Tag Archives: game theory

Free Will and God

I am both a scientist and a Christian.  Many people—from both camps—sometimes see these two disciplines as fundamentally incompatible, but I adamantly disagree.  This post explores one question that has troubled me in my Christian walk and may have troubled you:  can free will and predestination both be true? I don’t even begin to claim I’ve solved this riddle, but I describe one way in which both concepts co-exist.

My argument consists of three points.

Point 1 — We all played Tic-Tac-Toe as kids.  At first, it was a lot of fun, but then we tired of it and quit.  Why?  Because sooner or later, we realized that the first player has a big advantage, and then the sport is gone.  Wikipedia’s article describes a strategy for the playing the game of Tic-Tac-Toe where the first player is guaranteed to either win or draw.  Playing this winning strategy ensures the first player NEVER looses. (There is no strategy for the game of Tic-Tac-Toe that ensures a player always wins, but such games exist.)

Now, no one would argue the first player can control or over-ride the second player’s free will.  But still the first player can force (predestine) a win or a draw.  That is, when the first player plays the strategy, he has partial predestination of the outcome; he can “predestine” some important elements of the outcome (e.g. winning vs. loosing), even if it can’t “predestine” every detail (e.g. the second player’s exact sequence of moves).  Both free will and predetermination happily co-exist in Tic-Tac-Toe.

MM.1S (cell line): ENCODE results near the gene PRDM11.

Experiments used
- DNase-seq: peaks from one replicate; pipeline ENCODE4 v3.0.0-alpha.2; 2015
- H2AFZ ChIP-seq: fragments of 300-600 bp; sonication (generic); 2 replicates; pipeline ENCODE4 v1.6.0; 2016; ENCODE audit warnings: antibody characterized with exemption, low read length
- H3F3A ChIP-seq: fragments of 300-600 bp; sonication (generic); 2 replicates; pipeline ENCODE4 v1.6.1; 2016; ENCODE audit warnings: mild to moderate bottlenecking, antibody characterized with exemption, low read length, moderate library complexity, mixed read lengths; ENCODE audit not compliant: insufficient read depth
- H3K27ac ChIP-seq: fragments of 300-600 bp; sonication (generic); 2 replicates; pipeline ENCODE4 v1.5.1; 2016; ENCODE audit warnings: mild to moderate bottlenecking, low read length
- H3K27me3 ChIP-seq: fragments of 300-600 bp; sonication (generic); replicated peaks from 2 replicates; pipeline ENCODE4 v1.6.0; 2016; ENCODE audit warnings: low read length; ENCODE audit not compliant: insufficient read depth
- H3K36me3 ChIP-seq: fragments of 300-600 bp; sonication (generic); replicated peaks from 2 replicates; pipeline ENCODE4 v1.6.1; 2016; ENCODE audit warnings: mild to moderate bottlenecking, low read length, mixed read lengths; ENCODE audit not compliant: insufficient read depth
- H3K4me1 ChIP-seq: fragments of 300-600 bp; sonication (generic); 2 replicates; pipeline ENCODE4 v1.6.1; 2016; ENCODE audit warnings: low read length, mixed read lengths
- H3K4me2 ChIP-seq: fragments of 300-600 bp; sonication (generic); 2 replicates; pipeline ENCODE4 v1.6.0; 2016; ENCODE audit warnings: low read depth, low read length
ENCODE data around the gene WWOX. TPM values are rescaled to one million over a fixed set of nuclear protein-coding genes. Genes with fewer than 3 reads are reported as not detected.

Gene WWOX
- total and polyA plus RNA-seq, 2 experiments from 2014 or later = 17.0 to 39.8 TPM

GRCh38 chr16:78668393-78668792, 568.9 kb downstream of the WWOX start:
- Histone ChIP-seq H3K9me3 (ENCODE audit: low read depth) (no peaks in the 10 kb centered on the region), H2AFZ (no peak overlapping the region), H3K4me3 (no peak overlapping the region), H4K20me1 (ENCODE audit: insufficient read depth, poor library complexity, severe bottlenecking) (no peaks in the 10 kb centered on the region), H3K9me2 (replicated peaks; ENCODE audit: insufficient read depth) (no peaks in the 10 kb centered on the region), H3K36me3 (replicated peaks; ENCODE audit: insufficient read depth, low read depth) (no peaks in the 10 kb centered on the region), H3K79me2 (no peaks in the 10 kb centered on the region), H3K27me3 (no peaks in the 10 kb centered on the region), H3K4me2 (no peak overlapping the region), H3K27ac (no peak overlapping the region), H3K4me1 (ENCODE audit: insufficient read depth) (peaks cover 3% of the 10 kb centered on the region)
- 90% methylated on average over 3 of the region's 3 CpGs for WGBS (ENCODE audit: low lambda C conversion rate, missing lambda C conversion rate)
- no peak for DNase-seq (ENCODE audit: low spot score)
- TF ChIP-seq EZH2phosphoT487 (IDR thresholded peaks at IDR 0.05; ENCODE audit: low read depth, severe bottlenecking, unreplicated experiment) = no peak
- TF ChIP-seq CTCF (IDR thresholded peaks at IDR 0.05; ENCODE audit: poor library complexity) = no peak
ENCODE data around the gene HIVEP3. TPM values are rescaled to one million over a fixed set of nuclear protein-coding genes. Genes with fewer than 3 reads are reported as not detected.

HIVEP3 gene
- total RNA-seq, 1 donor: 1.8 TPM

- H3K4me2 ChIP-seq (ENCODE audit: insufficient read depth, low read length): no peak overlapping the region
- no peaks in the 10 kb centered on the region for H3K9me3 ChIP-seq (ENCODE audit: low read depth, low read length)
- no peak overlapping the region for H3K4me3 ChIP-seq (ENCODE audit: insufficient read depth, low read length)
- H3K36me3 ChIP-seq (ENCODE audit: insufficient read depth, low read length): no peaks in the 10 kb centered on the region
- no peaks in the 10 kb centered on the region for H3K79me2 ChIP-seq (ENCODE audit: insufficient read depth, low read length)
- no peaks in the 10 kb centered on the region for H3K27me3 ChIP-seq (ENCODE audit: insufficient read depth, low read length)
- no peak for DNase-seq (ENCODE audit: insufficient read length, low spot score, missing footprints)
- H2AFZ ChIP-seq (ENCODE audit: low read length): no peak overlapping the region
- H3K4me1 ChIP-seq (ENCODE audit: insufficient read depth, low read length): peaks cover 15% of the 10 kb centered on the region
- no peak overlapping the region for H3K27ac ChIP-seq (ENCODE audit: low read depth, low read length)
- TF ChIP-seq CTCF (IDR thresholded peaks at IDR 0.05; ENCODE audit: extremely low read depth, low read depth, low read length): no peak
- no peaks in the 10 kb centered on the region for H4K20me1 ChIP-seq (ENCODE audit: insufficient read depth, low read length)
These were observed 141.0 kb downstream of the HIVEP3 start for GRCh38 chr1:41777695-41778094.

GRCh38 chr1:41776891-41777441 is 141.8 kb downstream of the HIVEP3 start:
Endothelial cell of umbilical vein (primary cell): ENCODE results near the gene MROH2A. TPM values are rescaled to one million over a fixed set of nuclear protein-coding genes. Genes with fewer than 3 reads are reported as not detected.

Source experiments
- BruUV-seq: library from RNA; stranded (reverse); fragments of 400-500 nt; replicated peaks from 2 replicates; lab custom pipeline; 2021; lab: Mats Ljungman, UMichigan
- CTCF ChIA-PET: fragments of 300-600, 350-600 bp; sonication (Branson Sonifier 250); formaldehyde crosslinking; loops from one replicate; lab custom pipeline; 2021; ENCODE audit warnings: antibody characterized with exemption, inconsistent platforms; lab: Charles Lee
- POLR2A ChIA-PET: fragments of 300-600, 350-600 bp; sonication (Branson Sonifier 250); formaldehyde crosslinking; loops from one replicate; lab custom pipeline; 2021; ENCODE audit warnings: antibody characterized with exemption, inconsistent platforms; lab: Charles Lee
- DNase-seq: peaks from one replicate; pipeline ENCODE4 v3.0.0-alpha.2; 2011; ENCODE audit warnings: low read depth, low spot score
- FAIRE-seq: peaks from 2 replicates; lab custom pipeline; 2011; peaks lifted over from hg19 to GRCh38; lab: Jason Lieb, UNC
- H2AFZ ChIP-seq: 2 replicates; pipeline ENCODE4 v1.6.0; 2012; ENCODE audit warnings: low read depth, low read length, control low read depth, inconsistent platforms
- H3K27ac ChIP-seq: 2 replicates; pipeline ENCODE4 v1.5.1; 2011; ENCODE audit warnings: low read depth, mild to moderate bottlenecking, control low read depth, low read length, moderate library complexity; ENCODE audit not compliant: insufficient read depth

Tic-Tac-Toe is a very simple game.  What about other games?  We simply don’t know whether the exists a winning strategy for either player in chess.  The state space for chess is monumentally too large for a brute force analysis, and no one has produced any other evidence a winning strategy does, or does not, exist.  We simply don’t know. But “maybe”.

Another example is the “Game of the Universe” (GOTU) —our life in this physical universe—which is infinitely more complicated than chess.  Rather than chess’s discrete state space and set of moves, the state space and possible moves for GOTU are continuous and therefore (doubly) infinitely larger (at least aleph-1).  If we can’t figure out whether a winning strategy exists for chess, what chance do we have of figuring out whether there exists a winning strategy for GOTU.  Again, we simply don’t know.  But “maybe”.

So my first point is (1) some games have winning strategies where one player can force play to his desires, and (2) while we have no evidence GOTU has a winning strategy, we don’t have any evidence such a strategy does NOT exists.  All we can say it is conceivable a winning strategy exists.